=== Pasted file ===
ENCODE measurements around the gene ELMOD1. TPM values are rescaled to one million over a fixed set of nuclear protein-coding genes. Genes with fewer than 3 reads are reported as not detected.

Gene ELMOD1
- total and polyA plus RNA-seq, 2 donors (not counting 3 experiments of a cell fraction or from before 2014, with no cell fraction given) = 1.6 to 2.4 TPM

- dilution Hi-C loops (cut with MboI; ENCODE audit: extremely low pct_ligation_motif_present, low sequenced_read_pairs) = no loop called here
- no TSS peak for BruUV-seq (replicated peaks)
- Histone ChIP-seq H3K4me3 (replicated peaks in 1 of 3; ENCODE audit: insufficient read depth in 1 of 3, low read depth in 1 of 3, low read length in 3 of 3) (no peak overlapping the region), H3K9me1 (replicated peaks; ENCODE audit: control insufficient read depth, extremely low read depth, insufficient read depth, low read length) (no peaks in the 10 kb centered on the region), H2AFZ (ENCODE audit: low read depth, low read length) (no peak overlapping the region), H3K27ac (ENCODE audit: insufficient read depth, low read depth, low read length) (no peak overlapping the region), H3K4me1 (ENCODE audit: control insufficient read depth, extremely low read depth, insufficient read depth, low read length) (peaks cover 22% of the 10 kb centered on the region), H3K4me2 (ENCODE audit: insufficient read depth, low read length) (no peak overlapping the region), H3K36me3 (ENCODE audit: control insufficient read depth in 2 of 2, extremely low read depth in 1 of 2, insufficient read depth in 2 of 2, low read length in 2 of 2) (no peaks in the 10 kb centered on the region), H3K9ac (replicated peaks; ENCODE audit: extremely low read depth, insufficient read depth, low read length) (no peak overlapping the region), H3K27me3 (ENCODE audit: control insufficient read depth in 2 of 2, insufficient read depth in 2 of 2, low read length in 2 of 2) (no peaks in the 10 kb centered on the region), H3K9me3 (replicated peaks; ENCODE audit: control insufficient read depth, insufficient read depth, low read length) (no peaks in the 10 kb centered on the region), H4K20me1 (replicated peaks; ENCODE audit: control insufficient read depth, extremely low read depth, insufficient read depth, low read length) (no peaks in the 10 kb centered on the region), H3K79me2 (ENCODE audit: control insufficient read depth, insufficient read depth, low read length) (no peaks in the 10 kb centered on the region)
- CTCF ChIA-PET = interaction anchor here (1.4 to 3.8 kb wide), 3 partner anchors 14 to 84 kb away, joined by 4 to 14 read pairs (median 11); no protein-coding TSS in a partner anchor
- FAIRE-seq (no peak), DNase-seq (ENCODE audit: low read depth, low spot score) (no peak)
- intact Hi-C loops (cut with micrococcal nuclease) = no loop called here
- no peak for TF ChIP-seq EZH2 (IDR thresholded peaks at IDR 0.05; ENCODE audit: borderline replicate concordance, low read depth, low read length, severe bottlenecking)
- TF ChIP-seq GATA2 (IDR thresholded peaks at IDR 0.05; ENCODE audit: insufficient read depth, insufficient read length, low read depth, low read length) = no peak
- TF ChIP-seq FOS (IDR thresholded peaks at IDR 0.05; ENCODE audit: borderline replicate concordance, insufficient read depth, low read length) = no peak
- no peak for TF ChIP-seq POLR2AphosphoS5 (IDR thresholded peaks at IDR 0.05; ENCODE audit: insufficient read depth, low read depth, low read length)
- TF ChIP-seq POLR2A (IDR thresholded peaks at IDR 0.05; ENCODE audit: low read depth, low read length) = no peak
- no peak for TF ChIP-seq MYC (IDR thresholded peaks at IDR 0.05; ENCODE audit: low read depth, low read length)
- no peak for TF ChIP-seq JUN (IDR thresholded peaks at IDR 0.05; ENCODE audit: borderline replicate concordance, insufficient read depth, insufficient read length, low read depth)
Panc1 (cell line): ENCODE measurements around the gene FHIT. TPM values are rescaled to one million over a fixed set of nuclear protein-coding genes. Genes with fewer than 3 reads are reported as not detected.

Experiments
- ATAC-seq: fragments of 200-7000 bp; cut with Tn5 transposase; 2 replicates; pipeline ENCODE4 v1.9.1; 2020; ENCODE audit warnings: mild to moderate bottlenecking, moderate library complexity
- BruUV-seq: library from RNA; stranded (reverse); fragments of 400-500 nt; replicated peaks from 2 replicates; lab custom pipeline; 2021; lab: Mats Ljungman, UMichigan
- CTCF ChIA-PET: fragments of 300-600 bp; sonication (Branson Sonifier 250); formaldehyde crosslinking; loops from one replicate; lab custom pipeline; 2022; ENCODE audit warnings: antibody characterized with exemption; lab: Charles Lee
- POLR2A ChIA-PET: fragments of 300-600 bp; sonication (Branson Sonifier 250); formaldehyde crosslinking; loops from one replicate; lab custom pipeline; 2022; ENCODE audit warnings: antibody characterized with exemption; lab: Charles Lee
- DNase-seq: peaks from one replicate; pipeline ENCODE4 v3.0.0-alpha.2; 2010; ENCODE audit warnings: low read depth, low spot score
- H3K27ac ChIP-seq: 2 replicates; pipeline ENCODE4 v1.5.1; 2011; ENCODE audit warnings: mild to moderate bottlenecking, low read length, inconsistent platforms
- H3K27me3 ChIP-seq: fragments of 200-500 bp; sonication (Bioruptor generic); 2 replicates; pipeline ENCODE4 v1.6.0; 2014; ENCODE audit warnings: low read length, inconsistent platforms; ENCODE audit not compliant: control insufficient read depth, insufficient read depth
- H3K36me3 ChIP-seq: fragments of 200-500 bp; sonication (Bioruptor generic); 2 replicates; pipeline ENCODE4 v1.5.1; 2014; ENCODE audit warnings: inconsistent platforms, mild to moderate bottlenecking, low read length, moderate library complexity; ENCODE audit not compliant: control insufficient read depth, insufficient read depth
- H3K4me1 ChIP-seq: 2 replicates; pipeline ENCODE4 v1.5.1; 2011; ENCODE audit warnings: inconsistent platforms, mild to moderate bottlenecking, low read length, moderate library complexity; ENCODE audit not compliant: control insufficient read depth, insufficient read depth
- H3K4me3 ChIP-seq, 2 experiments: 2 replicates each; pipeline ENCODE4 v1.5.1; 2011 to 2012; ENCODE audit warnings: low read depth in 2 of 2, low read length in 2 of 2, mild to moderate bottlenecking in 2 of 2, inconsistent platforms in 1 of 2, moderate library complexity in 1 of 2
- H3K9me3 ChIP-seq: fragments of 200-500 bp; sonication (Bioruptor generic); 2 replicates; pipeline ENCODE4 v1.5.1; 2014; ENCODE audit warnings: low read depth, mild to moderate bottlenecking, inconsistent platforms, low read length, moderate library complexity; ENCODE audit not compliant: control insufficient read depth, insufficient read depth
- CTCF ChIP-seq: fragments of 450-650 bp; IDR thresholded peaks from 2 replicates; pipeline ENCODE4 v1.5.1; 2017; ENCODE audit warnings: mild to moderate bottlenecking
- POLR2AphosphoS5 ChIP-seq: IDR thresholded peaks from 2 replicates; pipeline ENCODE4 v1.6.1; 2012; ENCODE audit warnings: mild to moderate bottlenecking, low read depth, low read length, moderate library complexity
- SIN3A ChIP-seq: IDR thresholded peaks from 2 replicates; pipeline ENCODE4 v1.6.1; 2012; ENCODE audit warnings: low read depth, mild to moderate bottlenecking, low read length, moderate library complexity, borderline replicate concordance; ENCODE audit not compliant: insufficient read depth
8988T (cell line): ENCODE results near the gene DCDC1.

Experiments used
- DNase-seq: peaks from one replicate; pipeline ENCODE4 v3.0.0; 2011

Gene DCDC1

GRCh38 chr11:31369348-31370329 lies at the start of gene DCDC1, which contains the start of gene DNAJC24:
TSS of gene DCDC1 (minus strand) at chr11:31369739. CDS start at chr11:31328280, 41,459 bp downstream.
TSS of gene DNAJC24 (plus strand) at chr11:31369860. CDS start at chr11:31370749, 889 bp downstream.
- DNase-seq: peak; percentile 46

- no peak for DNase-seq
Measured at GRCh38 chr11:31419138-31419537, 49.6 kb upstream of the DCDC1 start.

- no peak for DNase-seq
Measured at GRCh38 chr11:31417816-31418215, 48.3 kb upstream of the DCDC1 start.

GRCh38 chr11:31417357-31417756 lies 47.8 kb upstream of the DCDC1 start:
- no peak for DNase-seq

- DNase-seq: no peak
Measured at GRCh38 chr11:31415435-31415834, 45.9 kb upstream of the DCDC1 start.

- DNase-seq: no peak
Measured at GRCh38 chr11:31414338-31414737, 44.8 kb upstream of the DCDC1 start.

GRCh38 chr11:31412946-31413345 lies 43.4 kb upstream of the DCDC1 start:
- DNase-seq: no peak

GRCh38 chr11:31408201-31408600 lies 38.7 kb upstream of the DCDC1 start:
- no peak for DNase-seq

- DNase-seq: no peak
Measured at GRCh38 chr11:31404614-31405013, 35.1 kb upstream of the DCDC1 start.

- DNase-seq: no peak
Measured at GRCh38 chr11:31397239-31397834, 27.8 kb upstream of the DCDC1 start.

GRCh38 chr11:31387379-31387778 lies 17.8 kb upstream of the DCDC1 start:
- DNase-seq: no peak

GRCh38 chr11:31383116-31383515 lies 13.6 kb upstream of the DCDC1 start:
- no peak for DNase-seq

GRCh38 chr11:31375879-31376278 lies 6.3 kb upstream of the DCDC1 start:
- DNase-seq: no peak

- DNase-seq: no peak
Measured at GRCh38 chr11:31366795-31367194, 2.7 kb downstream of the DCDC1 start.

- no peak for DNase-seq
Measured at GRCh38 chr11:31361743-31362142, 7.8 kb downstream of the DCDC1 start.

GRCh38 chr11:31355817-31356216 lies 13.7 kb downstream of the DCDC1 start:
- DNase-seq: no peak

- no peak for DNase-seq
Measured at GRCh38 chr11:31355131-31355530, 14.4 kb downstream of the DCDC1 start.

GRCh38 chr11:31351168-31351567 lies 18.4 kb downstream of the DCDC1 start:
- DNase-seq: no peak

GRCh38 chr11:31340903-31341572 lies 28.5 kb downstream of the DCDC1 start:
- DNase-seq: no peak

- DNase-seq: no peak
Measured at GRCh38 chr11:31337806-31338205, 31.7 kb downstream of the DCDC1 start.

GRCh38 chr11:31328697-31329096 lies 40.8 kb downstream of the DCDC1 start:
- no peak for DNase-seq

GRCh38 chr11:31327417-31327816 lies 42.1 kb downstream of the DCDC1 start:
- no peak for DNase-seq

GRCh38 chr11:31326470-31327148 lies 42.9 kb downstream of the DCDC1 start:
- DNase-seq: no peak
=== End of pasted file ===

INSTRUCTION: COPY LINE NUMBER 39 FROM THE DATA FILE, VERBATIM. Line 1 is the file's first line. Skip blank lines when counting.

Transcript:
TSS of gene DNAJC24 (plus strand) at chr11:31369860. CDS start at chr11:31370749, 889 bp downstream.